8 minute read 26 Oct 2021
Agronomist using digital tablet for analysis of plantation

Why nonfinancial reporting is pivotal to a green recovery

By Randall Tavierne

Global EY Private Assurance Leader

Global leader helping entrepreneurs and private companies realize their ambitions. Frequent speaker on the high-growth market.

8 minute read 26 Oct 2021

Show resources

  • 2021 CEO Imperative Study report part 2 (pdf)

Private companies should be able to demonstrate long-term value creation and resilience as they prepare for the economic rebound.

In brief

  • Private company finance leaders should look to a world where performance is defined by environmental and social factors, and financial outcomes.
  • Going beyond financial reporting can provide the long-term value insight that stakeholders want.
  • We spoke to finance leaders George Mbugua and Wesley Wilson to see how they are meeting the increasing demands for reporting.

As privately owned companies prepare for the economic rebound, their finance leaders have an opportunity to provide more of the insight into long-term value creation that stakeholders want. By rethinking the relevance of corporate reporting, they can go beyond financial measurements toward more environmental and social reporting, demonstrating that they are part of the much talked about green recovery.

Forward-thinking private company finance leaders are already becoming much more involved in nonfinancial reporting. According to the 2020 EY Corporate Reporting Survey, 34% of respondents collect, analyze, assure and report on nonfinancial and environmental, social and governance (ESG) information – compared with only 27% of their peers in public companies. Moreover, 86% think their finance teams will be deeply involved in such activities over the next three years, compared with 81% of public company finance teams. The CFO Imperative series examines these evolving responsibilities, identifying critical answers and actions to help leaders reframe the future of their organizations. Finance leaders should not only think of what’s next — they should also imagine what’s after “what’s next.”

George Mbugua, Finance Director of Kenya-based water and energy engineering firm Davis & Shirtliff, believes this is because public firms tend to focus more on financial returns while doing the minimum required for regulatory compliance on ESG. 

“Private companies often get into ESG for more personal reasons compared to public companies, where it could be more of a box-ticking exercise,” he says. “We don’t have the same external pressures and requirements to produce a financial statement for shareholders. We are not doing it to please others or to attract external investment. Private companies are doing it from the heart and because we believe it is a good strategy, and so there is more commitment. We aim to put purpose before profit and we are happy to be involved in an organization that is changing people’s lives.”

Private companies often get into ESG for more personal reasons compared to public companies, where it could be more of a box-ticking exercise.
George Mbugua
Finance Director of Davis & Shirtliff

Wesley Wilson, CFO of US real estate asset manager Avanath Capital Management, adds: “Public markets don’t look at the metrics we look at around how ESG factors benefit our communities. That gives us a significant advantage. It opens our pool of investors to those concerned about social impacts and the links to extremely competitive returns and long-term value.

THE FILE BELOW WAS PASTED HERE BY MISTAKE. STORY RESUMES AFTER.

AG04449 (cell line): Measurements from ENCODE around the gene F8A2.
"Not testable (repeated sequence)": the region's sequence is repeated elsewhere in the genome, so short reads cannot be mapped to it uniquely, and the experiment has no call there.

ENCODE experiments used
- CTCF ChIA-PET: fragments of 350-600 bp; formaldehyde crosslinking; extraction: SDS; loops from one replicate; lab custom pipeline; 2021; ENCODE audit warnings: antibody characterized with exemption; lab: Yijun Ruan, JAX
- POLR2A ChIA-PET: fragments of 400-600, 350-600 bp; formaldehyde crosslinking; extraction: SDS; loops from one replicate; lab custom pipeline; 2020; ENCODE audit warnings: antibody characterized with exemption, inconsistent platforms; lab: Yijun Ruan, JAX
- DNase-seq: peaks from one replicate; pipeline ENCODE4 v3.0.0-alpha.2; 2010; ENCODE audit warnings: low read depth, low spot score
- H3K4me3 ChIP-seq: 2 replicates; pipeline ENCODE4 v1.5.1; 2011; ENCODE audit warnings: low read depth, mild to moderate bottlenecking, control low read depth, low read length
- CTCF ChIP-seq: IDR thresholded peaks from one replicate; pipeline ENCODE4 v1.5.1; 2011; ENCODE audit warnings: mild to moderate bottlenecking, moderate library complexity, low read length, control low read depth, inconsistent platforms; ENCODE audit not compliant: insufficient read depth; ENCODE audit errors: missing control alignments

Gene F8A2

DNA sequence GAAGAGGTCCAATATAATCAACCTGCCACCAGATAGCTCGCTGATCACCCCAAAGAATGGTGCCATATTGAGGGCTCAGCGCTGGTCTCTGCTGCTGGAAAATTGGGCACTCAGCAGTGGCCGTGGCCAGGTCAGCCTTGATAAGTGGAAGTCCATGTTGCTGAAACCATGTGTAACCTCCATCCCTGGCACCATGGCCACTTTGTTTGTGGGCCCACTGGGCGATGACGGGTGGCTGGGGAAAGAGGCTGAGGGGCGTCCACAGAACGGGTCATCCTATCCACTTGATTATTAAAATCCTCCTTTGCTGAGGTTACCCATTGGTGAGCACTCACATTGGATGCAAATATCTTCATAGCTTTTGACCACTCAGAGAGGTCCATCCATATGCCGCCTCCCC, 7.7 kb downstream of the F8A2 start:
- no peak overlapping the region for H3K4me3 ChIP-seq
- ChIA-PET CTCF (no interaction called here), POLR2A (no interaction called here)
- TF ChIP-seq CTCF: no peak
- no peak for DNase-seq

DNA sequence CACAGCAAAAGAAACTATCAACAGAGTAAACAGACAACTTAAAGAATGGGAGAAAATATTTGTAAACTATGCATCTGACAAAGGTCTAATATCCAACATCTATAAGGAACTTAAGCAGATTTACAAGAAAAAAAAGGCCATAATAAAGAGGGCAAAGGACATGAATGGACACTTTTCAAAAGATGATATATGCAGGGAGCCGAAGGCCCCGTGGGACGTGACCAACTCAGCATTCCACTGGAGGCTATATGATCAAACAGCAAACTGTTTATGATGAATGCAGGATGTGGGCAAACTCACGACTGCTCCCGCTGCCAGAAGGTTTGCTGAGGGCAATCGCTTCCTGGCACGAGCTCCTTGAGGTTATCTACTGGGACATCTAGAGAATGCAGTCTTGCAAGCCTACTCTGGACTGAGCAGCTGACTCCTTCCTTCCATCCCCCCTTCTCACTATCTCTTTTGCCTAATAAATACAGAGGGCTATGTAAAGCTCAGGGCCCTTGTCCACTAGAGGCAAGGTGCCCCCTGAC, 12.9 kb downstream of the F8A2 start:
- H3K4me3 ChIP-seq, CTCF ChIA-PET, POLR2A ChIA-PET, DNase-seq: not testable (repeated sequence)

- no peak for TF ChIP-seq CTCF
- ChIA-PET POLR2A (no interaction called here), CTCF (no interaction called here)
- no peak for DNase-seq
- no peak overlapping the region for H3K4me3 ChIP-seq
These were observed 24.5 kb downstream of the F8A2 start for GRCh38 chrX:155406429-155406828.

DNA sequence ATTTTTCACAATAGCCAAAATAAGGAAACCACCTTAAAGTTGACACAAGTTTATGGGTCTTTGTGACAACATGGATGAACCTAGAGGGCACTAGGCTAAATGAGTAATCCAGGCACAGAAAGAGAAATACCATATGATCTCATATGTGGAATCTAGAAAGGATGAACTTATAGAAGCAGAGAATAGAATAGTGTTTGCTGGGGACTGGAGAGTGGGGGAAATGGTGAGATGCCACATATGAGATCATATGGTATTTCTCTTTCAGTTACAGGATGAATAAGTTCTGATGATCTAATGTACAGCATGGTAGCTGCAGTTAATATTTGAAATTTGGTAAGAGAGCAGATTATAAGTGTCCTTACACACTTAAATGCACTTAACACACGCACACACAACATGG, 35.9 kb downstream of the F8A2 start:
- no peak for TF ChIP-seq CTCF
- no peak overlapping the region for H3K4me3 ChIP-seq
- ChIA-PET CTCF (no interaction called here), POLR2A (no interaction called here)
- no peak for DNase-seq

“For example, there are still many myths about investing in affordable housing in the US (i.e., undesirable areas plagued with criminal activity). We work hard to break those misconceptions and show why this is an attractive, differentiated strategy.”

(Chapter breaker)

Chapter 1

Driving the green recovery

Avanath Capital Management and Davis & Shirtliff are making a difference.

As part of the green recovery, says Wilson, corporate reporting should transform to produce nonfinancial information on long-term value that is just as credible as financial data. In Avanath’s case, that includes social metrics such as data on tenant turnover and resident engagement.

An important aspect of the COVID-19 pandemic, which has affected both Avanath and Davis & Shirtliff, is the increase in the number of people working from home. For Avanath, it has meant more water and electricity usage in its properties, so it has been looking at using more solar and other clean electricity solutions.

In East Africa, many people retreated to rural areas during the COVID-19 pandemic, which highlighted the poor availability of energy and water there. This gave Davis & Shirtliff an opportunity to help fix these issues, through normal business, and also through its “Improving Lives” initiative, which supports a wide range of social projects in marginalized communities.

“Two of the United Nations’ sustainable development goals are clean sanitation and water; and affordable and clean energy,” says Mbugua. “So we see ourselves at the heart of the green recovery, as we are driving use of cleaner water; green energy such as solar heating; and sustainable innovations such as solar water pumps.”

“Furthermore, as part of our “Improving Lives” initiative, every department and subsidiary of the company is challenged to develop a community project to improve lives. Most importantly, we need to know the costs and how many people each part of the program impacts. The finance team collects that information and the beneficiaries' testimonies with lots of colorful photos – for example, of the schools we are helping to supply with water and solar energy – for the Improving Lives report.”

“So, some of our reporting is more thematic than quantitative. But the key metric is how many people benefit from each project. In the last half-year, we positively impacted 124,000 people across nine countries.”

(Chapter breaker)

Chapter 2

Creating social value

Social impact investments can drive long-term value and a sense of community.

Wilson says the greatest post-pandemic challenge is supporting social recovery.

According to the 2020 EY Corporate Reporting Survey, social value is one of the biggest areas in which private company finance teams have been making progress in measuring and communicating intangible value; 92% of respondents made such progress, compared with a figure of 89% for public companies.

“When the pandemic hit, we implemented several projects to help all our tenants, including rent discounts, wellness apps and initiatives to boost vaccination rates,” says Wilson. “This kind of social impact investment drives long-term value. For example, we’ve implemented after-school care and summer camps at most of our properties, which provides structure and stability for kids while their parents are working. We’ve converted unused spaces into basketball courts and soccer fields. We also have programs where residents can escrow a small portion of their rent toward a down payment on a home, which produces long-tenured residents who place value on being stewards of their community.”